ACAS states that you are more likely to be classed as a worker if:
- your work for the organisation is more casual, for example your work is less structured or not regular
- you are employed to do the work yourself
- you are not offered regular or guaranteed hours by your employer
- you have very little obligation to make yourself available for work, but should do work you have agreed to and that workers could include:
- freelance workers (however depending on your personal working pattern and circumstance you might be classed as a worker or self-employed)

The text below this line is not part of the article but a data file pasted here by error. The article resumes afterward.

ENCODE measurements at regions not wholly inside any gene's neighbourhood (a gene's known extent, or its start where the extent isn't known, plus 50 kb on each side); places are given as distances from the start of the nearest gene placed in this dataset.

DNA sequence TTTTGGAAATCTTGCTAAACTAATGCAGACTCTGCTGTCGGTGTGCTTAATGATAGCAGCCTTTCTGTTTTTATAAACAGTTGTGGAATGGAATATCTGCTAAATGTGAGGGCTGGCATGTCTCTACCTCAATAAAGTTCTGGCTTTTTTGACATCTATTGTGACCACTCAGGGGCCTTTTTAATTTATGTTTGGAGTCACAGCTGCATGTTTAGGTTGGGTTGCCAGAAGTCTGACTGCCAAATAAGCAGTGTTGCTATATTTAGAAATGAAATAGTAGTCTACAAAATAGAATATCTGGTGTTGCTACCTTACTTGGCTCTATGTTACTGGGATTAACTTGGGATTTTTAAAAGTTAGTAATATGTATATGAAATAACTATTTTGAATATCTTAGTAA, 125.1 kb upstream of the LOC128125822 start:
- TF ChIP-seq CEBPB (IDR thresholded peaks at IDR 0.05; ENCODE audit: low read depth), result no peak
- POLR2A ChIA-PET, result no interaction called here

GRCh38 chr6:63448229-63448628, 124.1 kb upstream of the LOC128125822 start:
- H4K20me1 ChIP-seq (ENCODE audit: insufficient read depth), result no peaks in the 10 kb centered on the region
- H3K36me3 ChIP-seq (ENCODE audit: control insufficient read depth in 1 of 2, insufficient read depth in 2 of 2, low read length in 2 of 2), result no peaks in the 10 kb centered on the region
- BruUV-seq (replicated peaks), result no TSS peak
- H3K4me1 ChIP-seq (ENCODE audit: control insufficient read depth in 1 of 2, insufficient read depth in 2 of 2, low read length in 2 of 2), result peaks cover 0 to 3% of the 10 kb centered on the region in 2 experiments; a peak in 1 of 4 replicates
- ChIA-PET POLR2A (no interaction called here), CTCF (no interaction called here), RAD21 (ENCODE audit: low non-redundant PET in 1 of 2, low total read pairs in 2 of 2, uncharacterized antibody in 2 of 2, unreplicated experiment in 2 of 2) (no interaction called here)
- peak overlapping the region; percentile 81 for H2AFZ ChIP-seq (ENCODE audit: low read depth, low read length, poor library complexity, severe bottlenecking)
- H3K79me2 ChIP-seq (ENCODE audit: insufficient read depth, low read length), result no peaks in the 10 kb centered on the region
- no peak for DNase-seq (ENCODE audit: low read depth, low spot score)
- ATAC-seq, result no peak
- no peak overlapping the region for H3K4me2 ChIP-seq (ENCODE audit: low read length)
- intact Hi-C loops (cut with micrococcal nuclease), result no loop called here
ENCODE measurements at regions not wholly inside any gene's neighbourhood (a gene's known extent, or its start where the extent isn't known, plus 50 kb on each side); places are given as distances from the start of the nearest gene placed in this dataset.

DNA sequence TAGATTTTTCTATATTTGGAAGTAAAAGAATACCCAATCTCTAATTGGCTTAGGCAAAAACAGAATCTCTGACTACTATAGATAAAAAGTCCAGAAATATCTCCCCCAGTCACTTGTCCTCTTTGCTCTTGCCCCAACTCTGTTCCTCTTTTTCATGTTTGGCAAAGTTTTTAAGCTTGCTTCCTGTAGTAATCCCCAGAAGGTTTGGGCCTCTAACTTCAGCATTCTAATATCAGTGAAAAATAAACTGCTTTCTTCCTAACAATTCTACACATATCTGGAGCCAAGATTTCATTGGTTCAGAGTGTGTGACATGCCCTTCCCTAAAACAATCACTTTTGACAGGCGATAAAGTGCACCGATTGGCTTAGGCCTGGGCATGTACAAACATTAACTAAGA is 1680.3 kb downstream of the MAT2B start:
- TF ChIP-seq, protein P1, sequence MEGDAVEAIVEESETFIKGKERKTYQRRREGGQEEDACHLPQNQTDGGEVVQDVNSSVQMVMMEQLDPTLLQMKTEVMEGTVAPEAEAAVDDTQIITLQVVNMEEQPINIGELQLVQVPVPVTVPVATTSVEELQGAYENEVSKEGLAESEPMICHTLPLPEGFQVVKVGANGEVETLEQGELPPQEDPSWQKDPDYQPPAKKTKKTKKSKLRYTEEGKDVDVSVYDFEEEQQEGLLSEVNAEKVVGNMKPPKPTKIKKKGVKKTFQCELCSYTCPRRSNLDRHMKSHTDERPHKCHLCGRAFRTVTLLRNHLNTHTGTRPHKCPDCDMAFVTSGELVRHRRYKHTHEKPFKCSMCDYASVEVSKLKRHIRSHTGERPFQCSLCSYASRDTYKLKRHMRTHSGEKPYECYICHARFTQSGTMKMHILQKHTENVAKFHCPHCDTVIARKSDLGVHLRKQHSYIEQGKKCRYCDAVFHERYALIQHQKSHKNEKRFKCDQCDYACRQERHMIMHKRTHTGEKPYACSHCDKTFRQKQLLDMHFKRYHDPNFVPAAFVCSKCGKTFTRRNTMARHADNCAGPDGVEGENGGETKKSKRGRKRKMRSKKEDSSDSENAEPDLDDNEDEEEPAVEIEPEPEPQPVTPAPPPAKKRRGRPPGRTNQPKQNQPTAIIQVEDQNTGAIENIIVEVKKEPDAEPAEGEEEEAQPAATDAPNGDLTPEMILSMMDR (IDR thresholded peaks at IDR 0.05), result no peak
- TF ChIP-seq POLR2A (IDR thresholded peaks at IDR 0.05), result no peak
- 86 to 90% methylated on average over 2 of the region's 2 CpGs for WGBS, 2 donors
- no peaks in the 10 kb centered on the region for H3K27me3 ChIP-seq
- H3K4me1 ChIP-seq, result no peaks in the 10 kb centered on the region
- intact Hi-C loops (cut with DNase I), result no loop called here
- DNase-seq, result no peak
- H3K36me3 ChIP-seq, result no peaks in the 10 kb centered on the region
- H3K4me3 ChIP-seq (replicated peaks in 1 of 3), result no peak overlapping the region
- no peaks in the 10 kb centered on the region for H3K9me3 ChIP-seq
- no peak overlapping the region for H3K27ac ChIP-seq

- zero-hours contract workers (however depending on your personal working pattern and circumstances you might classed as a worker or an employee).
ACAS goes on to say that you’re more likely to be classed as an employee if:
- your employer, manager or supervisor is in charge of your workload and how your work should be done
- you are required to work regularly unless you’re on leave
- you can expect work to be consistently available
- you cannot refuse to do the work
- you are employed to do the work yourself.